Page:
9 years since dental nurse disappeared

Thursday marked the ninth anniversary of the disappearance of Jamaican dental nurse Kerran ‘Kerry-Ann’ Baker, who was last seen in Cayman on 30 July 2011.

The last sighting of Baker, 25, who had lived in Cayman for three years, was recorded on CCTV around 7:45pm on that Saturday evening. It showed her purchasing groceries at Foster’s Airport supermarket, then driving off in her white Honda Civic. A friend reported her missing the next day.

The last sighting: Kerran Baker is seen on CCTV at Foster’s Airport supermarket on 30 July 2011.

When police visited Baker’s home by Beach Bay in Lower Valley, they discovered her partially unpacked bags of groceries still sitting on her counter, along with her handbag and phone. There appeared to be signs of a struggle, police said at the time.

Police found her car parked beside bushes by the graveyard across from Pedro St. James in Savannah. The car keys were found in a nearby bush.

Grainy CCTV footage from the night of 30 July showed a man walking along the road in the rain, close to where the car was found.

More than 200 volunteers helped search the grounds at and around Pedro St. James, and divers searched the nearby shoreline, but found nothing.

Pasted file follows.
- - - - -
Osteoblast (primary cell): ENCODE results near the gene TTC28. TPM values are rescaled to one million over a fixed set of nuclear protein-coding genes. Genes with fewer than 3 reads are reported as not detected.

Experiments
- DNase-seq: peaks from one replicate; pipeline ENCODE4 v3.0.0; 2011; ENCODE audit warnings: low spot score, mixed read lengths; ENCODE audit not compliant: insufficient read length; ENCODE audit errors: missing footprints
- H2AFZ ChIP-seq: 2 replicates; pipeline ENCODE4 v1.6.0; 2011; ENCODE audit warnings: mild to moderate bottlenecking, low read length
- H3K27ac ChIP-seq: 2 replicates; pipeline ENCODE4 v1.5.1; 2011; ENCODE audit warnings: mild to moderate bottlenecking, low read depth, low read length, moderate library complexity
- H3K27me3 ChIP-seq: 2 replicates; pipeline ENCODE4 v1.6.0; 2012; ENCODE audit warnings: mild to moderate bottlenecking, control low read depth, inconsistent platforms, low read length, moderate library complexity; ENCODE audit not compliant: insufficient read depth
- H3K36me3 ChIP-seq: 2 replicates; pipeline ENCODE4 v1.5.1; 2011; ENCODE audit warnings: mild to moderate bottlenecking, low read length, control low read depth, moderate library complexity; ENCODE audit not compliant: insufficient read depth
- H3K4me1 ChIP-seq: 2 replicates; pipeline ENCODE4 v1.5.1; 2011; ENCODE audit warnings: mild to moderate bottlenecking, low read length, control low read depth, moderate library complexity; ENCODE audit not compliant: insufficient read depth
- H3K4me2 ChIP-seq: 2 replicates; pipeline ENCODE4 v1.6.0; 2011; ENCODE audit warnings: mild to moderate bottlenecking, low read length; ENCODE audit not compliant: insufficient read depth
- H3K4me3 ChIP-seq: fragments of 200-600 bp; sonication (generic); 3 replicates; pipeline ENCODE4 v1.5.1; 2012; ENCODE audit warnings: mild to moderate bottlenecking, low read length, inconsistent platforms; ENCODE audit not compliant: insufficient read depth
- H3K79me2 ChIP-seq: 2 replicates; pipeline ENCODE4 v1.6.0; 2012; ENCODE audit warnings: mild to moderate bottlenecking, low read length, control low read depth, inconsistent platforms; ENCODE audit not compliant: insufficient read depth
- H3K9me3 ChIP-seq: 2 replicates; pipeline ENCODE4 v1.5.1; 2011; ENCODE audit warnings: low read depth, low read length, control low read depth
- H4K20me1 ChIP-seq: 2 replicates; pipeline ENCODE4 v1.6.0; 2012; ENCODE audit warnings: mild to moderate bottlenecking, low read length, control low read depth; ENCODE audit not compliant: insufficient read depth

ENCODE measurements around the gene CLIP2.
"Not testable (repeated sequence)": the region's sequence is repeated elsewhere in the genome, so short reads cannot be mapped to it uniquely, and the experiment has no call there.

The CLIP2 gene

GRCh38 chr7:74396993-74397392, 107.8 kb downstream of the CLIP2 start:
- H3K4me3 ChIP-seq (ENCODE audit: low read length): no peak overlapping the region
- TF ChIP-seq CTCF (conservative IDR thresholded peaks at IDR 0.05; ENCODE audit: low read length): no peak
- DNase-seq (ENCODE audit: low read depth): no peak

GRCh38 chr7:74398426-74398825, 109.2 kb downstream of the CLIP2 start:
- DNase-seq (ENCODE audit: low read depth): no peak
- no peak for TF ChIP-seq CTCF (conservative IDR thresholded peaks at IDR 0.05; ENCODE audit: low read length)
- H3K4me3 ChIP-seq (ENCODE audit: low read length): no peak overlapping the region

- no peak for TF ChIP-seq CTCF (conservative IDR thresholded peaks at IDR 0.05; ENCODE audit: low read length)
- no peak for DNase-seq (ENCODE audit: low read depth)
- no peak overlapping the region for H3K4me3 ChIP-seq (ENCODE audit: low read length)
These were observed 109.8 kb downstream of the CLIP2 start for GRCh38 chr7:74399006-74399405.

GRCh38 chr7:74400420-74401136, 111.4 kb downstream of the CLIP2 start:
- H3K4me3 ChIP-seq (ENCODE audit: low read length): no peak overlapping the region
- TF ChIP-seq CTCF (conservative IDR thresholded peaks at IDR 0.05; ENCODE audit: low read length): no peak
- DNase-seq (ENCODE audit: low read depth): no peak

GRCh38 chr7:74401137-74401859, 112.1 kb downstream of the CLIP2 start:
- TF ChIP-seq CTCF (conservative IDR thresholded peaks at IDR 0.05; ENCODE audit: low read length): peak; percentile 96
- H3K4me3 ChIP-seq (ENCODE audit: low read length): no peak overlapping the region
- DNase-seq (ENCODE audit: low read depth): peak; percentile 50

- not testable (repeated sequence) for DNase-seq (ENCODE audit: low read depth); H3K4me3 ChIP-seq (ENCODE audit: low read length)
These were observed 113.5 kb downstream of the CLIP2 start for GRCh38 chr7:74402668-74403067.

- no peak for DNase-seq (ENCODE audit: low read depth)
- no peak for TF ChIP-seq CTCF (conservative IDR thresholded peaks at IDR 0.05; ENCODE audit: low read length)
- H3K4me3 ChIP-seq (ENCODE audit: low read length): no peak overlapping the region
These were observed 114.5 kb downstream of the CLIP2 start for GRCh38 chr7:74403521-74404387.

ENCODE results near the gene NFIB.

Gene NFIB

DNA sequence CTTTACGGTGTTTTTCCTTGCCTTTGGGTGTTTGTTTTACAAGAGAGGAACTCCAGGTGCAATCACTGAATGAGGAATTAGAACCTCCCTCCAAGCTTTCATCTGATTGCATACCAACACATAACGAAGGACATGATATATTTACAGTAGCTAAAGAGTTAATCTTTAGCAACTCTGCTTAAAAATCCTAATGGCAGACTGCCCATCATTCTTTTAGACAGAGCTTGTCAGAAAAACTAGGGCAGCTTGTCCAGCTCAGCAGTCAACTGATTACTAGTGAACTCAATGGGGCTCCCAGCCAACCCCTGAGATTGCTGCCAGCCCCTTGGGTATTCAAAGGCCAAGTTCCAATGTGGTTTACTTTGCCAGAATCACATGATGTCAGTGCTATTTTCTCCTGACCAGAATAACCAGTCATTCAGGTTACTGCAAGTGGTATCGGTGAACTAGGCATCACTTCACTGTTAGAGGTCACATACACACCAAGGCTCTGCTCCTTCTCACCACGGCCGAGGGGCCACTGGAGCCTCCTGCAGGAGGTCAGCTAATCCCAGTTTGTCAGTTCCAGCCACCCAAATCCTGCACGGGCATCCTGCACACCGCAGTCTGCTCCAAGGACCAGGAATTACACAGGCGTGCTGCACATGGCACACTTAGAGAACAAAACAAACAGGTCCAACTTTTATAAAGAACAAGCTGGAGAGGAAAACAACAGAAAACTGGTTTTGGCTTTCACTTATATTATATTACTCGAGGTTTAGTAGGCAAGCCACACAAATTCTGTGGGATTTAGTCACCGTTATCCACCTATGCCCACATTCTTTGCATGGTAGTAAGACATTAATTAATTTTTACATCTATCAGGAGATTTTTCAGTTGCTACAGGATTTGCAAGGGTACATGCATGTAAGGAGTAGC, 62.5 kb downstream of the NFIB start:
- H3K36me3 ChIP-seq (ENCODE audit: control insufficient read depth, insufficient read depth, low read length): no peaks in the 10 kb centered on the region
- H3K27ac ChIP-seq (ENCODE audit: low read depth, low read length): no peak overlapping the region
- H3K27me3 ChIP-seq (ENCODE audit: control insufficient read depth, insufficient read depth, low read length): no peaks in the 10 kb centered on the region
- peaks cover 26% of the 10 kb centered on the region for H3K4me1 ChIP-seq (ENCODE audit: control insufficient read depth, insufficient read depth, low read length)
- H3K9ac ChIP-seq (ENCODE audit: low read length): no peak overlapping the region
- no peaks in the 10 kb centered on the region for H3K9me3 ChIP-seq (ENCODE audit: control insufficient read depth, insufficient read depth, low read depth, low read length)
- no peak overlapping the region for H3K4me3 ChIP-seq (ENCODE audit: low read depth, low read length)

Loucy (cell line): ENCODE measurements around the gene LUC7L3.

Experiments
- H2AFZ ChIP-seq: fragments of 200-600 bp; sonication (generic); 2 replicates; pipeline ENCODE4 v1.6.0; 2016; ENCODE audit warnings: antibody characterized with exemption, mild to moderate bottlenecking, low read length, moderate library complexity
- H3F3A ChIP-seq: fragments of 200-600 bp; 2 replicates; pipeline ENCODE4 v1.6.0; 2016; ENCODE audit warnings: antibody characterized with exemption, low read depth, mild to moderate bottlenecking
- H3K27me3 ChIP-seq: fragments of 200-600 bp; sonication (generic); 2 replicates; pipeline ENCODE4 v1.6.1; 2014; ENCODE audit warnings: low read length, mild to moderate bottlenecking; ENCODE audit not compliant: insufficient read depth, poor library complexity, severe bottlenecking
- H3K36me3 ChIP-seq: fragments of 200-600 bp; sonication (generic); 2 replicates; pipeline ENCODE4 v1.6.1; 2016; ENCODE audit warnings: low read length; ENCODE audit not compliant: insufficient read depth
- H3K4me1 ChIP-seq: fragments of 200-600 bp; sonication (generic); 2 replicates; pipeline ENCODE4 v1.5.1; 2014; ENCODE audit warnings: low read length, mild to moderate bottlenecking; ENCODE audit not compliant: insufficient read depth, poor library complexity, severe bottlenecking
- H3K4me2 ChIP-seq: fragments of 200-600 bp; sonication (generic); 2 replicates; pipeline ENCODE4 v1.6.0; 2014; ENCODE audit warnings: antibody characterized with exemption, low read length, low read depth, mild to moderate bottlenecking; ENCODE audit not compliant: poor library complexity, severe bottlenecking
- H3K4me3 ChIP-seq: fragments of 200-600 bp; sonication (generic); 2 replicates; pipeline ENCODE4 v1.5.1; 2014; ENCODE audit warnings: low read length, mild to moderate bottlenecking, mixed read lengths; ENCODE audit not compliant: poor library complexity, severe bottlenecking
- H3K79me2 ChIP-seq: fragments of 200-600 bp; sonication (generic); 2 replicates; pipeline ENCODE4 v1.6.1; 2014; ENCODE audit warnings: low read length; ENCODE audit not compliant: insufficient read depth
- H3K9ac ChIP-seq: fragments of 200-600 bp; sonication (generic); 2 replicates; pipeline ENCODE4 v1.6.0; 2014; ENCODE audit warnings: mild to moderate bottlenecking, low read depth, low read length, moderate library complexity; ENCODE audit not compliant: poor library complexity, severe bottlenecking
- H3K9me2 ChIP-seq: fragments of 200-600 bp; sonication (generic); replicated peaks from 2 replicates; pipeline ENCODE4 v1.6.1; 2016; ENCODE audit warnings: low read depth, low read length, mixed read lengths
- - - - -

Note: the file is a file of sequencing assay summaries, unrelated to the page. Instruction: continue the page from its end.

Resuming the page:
A murder investigation was launched. A few months later, Baker’s former partner was arrested in connection with her disappearance. He was eventually released and never charged.

Crime scene investigators inspect Baker’s car which was found parked by the cemetery opposite Pedro St. James.

Now, nine years later, Baker is regarded as missing and presumed dead.
The Royal Cayman Islands Police Service say the investigation is ongoing.

“The disappearance of Ms. Kerran Baker in July 2011 is still an open and active murder investigation with the Serious Crime Review Team,” said RCIPS Deputy Commissioner Kurt Walton. “We are encouraging witnesses to come forward with any information that may assist in solving this matter and bringing her family the closure they deserve.”

A $10,000 Crime Stoppers reward for information that leads to the missing woman and/or the arrest and prosecution of the person or persons involved in her disappearance remains uncollected.

Baker is one of more than 20 people who have gone missing in the Cayman Islands since 2010, including 10 boaters lost at sea in two separate incidents.

“Anyone with information about this, or any other historical cases and missing persons, may submit a tip anonymously via our website www.rcips.ky or through Crime Stoppers at 800-TIPS or www.caymancrimestoppers.com,” said Walton.

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